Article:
# Why is the melting point of tert-butyl alcohol 140 °C higher than that of sec-butyl alcohol?

This is one of the most drastic differences in a physical property I've ever seen for two such similar molecules, and in a simplistic sense anyway the difference lies in the opposite direction from what one might expect. tert-butyl alcohol is completely sterically hindered from participating in H-O hydrogen bonding so it would seem to be limited to van-der-Waals interactions. sec-butyl alcohol interactions should be dominated by van-der-Waals forces, but should also have some ability to participate in hydrogen bonding. Furthermore, sec-buty alcohol has a slightly larger van-der-Waals surface.

These are such common reagents and the unusually high melting point of tert-butyl alcohol is so well known that there is a surprising dearth of information on theoretical or experimental evidence available (in my searching anyway) explaining the reason for this $\pu{140^oC}$ disparity in melting points.

Does anyone know of a concise, coherent explanation for this observation?

• Melting point is not just about intermolecular forces. The ability of a compound to form a regular solid can play a major role as well. Symmetry is often a deciding factor in otherwise similar molecules. Jan 9, 2017 at 2:04
• The most important point is that all C-C and C-O bond angles are fixed with respect to each other. Only the X-H bonds can move (OH and methly groups can rotate), and that is also possible in the crystalline state.
– Karl
Jan 9, 2017 at 2:13
• What gives you the idea that there can be no hydrogen bonding? Check the crystal structure of tBuOH and you'll find that you're wrong.
– Karl
Jan 9, 2017 at 2:21
• Two things to consider are that: tert-butyl alcohol has higher symmetry that sec-butanol and also sec-butanol is chiral.
– A.K.
Jan 9, 2017 at 2:37
• Big kudos to all the symmetry and bond angle responses, I think that's right on track. I have an idea along those lines that I've always thought was a bit nebulous which is why I've asked for a better explanation. And Karl, yes I should have left out the word "completely" and just said "sterically hindered from participating in H-O hydrogen bonding". It is there. Still, that alone doesn't begin to explain the nearly 2-fold difference in absolute melting point temperature relative to sec-butyl alcohol. Jan 9, 2017 at 3:37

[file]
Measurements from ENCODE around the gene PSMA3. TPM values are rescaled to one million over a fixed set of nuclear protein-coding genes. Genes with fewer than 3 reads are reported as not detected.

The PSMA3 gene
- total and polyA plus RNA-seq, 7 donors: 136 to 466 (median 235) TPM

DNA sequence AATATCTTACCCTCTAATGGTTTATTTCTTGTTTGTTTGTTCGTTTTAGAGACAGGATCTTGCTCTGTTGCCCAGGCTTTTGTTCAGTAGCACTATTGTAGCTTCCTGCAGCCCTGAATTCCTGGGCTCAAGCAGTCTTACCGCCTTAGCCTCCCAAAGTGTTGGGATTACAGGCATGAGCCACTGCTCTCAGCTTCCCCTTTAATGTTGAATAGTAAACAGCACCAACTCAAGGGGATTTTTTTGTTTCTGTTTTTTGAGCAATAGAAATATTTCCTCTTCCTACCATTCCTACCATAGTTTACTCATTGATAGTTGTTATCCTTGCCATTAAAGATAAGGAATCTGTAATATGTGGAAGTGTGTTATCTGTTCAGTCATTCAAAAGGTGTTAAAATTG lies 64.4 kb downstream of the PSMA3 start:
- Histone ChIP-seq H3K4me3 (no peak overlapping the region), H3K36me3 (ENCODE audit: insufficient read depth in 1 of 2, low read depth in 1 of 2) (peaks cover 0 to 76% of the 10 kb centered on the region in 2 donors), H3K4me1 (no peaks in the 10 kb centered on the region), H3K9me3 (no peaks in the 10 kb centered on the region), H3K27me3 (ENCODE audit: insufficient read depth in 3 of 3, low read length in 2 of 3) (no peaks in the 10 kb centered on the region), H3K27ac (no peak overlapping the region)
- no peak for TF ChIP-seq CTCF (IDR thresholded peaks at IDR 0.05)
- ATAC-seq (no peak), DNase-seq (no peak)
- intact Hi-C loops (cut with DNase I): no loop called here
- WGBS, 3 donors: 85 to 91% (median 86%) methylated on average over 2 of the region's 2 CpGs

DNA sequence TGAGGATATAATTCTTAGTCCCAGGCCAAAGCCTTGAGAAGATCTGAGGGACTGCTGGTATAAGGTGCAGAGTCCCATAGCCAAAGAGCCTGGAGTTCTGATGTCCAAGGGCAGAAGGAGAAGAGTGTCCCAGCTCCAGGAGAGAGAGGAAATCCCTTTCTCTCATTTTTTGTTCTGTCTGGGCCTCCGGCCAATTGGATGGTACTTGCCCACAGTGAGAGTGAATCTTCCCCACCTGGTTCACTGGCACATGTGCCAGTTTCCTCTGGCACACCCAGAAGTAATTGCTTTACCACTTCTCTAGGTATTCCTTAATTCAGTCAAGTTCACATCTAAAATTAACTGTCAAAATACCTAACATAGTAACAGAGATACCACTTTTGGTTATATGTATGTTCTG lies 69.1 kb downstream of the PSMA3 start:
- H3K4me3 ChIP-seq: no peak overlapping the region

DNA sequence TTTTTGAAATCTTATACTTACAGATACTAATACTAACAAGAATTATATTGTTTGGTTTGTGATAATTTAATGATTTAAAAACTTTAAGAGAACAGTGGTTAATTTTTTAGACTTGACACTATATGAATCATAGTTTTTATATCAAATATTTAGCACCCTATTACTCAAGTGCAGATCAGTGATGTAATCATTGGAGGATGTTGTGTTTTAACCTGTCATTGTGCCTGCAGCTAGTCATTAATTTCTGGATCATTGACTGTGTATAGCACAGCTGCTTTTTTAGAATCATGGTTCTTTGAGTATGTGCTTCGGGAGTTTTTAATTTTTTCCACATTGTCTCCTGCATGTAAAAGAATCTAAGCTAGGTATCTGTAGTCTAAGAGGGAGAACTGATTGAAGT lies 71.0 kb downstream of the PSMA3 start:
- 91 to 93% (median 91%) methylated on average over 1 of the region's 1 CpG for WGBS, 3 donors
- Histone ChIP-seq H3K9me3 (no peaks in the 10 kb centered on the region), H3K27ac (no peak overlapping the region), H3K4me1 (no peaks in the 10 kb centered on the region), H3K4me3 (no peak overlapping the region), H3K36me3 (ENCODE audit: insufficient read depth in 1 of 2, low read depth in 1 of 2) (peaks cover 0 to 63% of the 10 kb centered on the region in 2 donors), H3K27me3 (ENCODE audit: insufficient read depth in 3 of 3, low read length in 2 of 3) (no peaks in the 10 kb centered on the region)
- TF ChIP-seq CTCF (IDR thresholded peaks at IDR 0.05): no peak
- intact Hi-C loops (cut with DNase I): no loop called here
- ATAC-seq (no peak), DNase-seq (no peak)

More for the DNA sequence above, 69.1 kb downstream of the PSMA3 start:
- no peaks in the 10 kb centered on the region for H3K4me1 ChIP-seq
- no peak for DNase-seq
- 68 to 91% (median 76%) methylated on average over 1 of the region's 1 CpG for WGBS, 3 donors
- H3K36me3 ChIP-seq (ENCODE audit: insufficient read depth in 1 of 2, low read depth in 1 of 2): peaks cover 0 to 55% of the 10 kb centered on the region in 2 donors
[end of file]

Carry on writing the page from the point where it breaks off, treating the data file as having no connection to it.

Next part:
I am not aware of a solid scientific publication on this matter, but the following points should elucidate what is happening:

• The high melting point sort of proves that there is strong hydrogen bonding in tBuOH. I also don't see how the tBu-group could be so bulky that each OH group cannot form two hydrogen bonds.
• n-, sec- and iso-butanol all have pairs of methyl- and/or OH-groups that can be in gauche or anti position with respect to each other. The energy difference is in the range of 4 kJ/mol, which is not much higher than the thermal energy $k_BT$ at 300K. Those alcohols exists more or less as a mixture of conformational isomers, which precludes crystallisation. In tBuOH, there is only one conformation.
• Rotation of the methyl groups has a low excitation barrier, but it can also rotate in the solid phase (there is some tunneling involved), so this does not preclude crystallisation.

(The energy of ~4kJ/mol is from n-butane, but I expect no large difference. The gauche conformation of the OH group is probably even lower, energetically.)

If you want to ponder this look up the Boiling Points and Melting Points of the isomeric pentanes and butyl alcohols; their shapes are similar; an oxygen atom with two unshared pairs substituting for a carbon with two C-H bonds. [Should you want to complicate things a bit throw in the 4-carbon ethers or ketones too.] Their Van der Waals forces are reasonably similar and the alcohols add hydrogen bonding. A careful perusal will give a reasonable idea of what is going on.

At the phase equilibrium Delta G = 0 = Delta H - [T Delta S]; T = Delta H/Delta S. This means an analysis of intermolecular forces, really heats of fusion and vaporization, and the probable entropies of melting and vaporization will give the trends in the transition temperatures.

For simple molecules linear molecules have more surface area and less conformational interactions so Van der Waals forces are greater and H-bonding is less restricted and MPs and Bps should be raised. This is moderated by a greater entropy change from solid to liquid since many rotational modes are freed up. Secondary and iso molecules should have similar entropy changes and lower Heats so should have lower MP and BP. The very symmetrical tertiary isomers have very different heats of melting because of lattice arrangements, although a lower entropy change should also contribute, and lower vaporization energies because of less surface area and possible inhibition of H-bonding for steric reasons. The entropy changes seem to be lower. Symmetrical molecules have higher MPs and lower BPs.

These are general trends that I have surmised. As molecules become more complicated the analysis must become more detailed. This is shown in liquid crystals, additional liquid phases; polymers, glass transition phase changes; and of course, proteins, enzymes and other biomolecules that have exquisite foldings and conformations.

• Will someone please give me the reason for the down vote. Dec 25, 2022 at 21:14